Finally moving into your own space is an exciting time for most people, but the lease signing process can be confusing – especially if you’ve never been through it before. A lease is a binding contract that outlines the conditions for tenancy in a rental property.
Understanding the Lease Language
The most important thing to do before you sign your lease is to know what it contains. This includes getting familiar with the language in the lease that you might not understand. Here are some of the most common clauses and terms that you will see in leases, but there are many others.
Term of the Tenancy
The ‘term’ in this case is the length of the rental. The lease should include specific details about your tenancy, including the beginning date. It should also specify whether or not what you are signing is a month-to-month rental agreement or a lease. While these labels are sometimes used interchangeably, the primary difference between these two is the length of time they cover. A lease typically covers a year, while rental agreements generally cover 30 days or on a month-to-month basis.
Learn more: Pros and Cons of a Fixed-Term Lease versus a Month-to-Month Lease
Keep an eye out for any information that has to do with annual or routine rent increases. While rent increases are generally governed by their own statutes, there are times when it is built into the lease. These are known as escalating rent charges. If you aren’t paying attention when you first sign your lease, then you’ll be surprised when your rent goes up $50 a month after the first year.
Most leases and rental agreements include a clause that discusses what the condition of your new rental unit needs to be while you live there. When you sign the lease, these clauses mean that you agree that the unit will be in a habitable condition and that you will alert the landlord if any dangerous conditions arise. This also includes making sure that you don’t encourage any mildew, insect, or vermin infestations.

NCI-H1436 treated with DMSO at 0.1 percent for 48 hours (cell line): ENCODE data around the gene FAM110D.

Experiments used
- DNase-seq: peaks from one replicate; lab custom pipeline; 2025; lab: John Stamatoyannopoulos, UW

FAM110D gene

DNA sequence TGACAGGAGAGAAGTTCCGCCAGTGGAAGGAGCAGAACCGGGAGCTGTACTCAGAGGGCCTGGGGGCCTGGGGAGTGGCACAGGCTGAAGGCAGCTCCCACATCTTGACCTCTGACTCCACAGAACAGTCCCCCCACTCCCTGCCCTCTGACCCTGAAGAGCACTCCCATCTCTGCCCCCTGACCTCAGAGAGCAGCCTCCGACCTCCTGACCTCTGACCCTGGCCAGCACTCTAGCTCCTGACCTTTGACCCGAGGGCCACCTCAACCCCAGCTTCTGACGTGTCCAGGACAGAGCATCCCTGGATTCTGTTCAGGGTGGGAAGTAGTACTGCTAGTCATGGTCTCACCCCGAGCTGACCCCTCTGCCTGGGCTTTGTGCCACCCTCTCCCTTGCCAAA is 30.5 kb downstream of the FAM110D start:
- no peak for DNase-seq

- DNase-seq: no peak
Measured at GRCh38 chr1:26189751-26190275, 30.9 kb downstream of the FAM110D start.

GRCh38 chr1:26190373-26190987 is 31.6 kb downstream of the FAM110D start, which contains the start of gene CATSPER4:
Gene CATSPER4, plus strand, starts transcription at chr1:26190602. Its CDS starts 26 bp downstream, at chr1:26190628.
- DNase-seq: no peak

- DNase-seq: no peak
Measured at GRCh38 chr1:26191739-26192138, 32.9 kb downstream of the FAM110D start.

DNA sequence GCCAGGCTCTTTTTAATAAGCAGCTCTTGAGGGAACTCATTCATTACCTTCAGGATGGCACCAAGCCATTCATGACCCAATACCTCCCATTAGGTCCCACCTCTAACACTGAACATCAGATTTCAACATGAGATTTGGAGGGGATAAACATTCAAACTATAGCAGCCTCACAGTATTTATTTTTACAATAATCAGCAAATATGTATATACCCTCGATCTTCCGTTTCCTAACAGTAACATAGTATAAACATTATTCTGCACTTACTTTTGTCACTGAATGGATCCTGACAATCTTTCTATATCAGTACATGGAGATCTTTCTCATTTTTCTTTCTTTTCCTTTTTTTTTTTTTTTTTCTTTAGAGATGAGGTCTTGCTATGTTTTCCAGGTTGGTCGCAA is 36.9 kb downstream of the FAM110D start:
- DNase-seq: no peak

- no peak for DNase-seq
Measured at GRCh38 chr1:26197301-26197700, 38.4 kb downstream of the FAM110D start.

There can be clauses in the lease that require you to notify your landlord or property manager if you plan on being away from your rental unit for several consecutive days. Some landlords even require notice if you’ll be out of town for only a few days. The purpose of these clauses is to give landlords or property managers the right to enter the rental unit while you are gone. The purpose is for them to be able to maintain the property as necessary and to inspect for damage and repairs. These clauses are more common in cold-weather areas where pipes need to be drained in cases of extremely cold temperatures.
Limits on Tenant Behavior
Clauses about tenant behavior often ban tenants from using the rental unit or adjacent areas in ways that violate any laws or ordinances. This includes laws prohibiting the use, possession, or sale of illegal drugs. Intentional damage and annoying/disturbing other tenants or nearby residences are also covered by these clauses. Smoking may also be prohibited, in individual units and common areas.
Clauses that cover annual or seasonal inspections of the property give you a good idea of when your landlord will be stopping by. These inspections may include appliance services or seasonal maintenance visits. The lease should give you an idea of when to expect these visits.
What the Lease Should Include
Depending on your situation, there may be some things that you want the written lease to include, even if you’ve discussed it with your landlord and they verbally agreed. A prime example of this is pet policies. If you have a pet such as a dog or a cat, then you need to make sure that they are addressed in the lease. Otherwise, if there is no language that addresses them, then your landlord has grounds for evicting you or getting rid of your pet.
Another issue to look at is how long your guests would be permitted to stay with you. It is common for landlords to limit how many nights guests can stay, or to require approval for them to stay longer than that. This can be challenging for people in relationships as well, and depending on your situation, this could end up being a deal-breaker.
The Signing Process
There is no set answer for who signs the lease first, but you will generally sign before your new landlord or property manager. You should always read through the lease before you sign it. If there are any parts of it that confuse you or that you are unsure about, ask questions. Once it is signed by both parties, then it is legally binding to the terms outlined in the lease.
The lease can be signed in a few different ways. If it is signed in person, then your landlord or property manager should be present and explain all of the important terms to you. If you sign the lease online, you will need to look through everything yourself. This also goes for those managers and landlords who mail out their lease agreements.
After the lease has been signed, then everyone who signed it should receive a copy of the signed lease. It is important to know where this signed copy of the lease is, particularly if conflicts with your landlord come up.
Good info for the new renters.
Glad you find it valuable!